7 Morning Sensory Tips for You and Your Child with Special Needs


Special Needs:Here are a few tips to get those muscles moving and brain cells working right from the start of the day. Special Needs These tips are written for your sensory seeking, sensory deprived or sensory sensitive kids, but feel free to try them out on yourself first!

1. Start with A Stretch:Before you get your kids up, get them to stretch! Legs out and arms up! Hold it for 10 seconds, take a deep breath and relax. Have your kids do this 2-3 times before rolling out of bed.

2. Wash Up:There is nothing like a good splash to the face and hands to alert the most sluggish of your clan. A good face and hand washing can just do the trick to alert and awaken all the facial muscles to talk, see, eat and communicate.

3. An Attitude of Gratitude: Special Needs Before we get any further along, have your kids stop for some soul time. Show appreciation to waking up, having a body, having a place to live and so on. You can get a sheet of paper and every morning have your child another item to the gratitude list. You can use this time for meditation, yoga, prayer or reflection as well. Just 5 minutes is all it takes to rewire the thinking and start the day off on a positive note.

4. Hydrate:Have a glass of water before you go further. Good hydration is key to good brain activity and muscle work. You can look it up but getting in a glass of water before the day starts can have huge impact on the nervous system.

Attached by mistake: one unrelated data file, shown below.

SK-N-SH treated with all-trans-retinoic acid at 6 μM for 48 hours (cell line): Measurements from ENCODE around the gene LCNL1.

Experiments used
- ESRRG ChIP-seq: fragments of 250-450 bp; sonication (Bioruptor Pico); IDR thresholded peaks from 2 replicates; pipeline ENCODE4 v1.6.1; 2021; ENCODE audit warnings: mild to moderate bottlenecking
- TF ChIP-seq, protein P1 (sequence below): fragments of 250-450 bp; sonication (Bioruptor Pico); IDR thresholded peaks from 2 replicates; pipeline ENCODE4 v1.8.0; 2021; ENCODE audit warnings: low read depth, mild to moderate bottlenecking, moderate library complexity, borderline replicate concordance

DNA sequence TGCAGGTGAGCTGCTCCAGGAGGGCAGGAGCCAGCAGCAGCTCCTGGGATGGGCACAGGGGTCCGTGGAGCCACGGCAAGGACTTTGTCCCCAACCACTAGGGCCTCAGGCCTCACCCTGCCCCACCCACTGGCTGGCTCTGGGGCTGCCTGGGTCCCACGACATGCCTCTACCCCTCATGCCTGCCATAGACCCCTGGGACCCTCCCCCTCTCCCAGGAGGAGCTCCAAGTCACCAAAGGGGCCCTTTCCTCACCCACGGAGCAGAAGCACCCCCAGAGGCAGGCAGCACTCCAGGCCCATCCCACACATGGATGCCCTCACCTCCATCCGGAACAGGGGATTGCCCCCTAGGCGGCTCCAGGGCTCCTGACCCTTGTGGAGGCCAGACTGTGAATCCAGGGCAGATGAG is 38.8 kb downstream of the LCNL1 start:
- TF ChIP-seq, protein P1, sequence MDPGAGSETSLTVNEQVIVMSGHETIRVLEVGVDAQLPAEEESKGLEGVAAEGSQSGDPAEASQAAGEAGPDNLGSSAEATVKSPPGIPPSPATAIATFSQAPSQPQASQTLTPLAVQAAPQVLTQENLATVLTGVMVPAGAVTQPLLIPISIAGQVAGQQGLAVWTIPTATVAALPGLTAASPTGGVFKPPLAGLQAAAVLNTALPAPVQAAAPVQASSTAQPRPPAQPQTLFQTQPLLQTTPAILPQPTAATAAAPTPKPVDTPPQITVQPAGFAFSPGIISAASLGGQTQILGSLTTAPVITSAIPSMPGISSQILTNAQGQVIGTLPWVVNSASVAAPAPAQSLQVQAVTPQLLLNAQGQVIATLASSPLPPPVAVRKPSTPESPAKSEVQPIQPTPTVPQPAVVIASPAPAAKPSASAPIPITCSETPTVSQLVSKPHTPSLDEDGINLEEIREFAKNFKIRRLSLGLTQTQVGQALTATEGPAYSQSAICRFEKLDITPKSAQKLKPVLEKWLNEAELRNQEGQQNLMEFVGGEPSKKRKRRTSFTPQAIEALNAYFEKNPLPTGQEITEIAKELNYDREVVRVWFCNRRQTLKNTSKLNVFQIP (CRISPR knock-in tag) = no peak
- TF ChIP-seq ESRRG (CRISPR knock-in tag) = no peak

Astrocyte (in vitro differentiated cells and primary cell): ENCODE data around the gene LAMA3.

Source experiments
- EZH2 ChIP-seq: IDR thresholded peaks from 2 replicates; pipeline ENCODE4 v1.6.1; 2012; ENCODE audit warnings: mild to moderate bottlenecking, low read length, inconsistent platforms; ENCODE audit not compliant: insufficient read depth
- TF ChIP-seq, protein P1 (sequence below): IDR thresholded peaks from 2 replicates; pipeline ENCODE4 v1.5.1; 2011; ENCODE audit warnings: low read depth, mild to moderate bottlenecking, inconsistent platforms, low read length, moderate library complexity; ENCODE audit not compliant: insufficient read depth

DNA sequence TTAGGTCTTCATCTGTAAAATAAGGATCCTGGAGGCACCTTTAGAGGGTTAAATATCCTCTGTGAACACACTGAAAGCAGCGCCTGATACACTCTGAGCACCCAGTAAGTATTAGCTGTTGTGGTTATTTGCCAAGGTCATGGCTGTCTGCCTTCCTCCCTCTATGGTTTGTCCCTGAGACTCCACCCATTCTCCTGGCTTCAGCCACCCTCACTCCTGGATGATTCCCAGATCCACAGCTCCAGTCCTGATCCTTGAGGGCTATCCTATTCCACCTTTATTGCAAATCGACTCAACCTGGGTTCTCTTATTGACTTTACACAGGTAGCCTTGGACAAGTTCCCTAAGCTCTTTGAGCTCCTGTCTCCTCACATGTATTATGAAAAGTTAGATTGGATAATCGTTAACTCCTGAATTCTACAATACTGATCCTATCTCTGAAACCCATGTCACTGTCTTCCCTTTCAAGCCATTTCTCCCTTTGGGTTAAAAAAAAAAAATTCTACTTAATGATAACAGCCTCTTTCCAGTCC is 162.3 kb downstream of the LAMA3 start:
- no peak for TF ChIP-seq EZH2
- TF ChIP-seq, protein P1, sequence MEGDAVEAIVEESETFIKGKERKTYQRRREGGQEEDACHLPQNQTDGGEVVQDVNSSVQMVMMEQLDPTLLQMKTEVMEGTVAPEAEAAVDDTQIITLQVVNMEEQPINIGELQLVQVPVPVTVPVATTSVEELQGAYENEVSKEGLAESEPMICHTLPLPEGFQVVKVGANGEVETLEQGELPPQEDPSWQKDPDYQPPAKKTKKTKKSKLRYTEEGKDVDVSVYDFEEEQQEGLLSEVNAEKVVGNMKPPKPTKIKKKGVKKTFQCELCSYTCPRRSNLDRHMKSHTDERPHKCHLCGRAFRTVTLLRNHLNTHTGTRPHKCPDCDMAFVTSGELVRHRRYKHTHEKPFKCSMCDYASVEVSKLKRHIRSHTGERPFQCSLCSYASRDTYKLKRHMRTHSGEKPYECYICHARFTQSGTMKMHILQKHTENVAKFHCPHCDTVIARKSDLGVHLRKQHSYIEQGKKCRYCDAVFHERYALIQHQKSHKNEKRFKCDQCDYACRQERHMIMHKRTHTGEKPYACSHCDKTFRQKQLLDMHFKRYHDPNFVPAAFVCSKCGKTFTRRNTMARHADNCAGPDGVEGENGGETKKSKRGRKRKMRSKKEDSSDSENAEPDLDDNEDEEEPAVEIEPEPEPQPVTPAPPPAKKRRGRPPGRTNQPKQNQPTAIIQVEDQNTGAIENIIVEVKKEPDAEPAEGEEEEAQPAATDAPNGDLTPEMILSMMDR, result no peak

5. Crunchy breakfast:Special Needs they can eat! Try some granola or whole grain toast. For those who are gluten-free try some crunchy cereals. Add in some tangy fruits for a mouth watering sensory-oral experience. Remember, the mouth acts as a sensory filter, so give it a good workout each morning with a lot of chewing, crunching and biting.

6. Morning Workout:Swing, take out the garbage or offer your kids a homemade obstacle course before heading out to school. If your kids can walk or bike to school, even better. Heavy work in the morning can mean a more centered and engaged student throughout the rest of the day. When we connect our muscles with our minds we are more energized and organized.Special Needs

7. Organization:Special Needs check; Lunch: check; Other tasks: Check. Have a visual list that is updated regularly so your child can see what they need to do each morning and what is coming up that afternoon. Be organized and offer your kids a wipe erase board or area where they can keep a list of “to-do’s each day.


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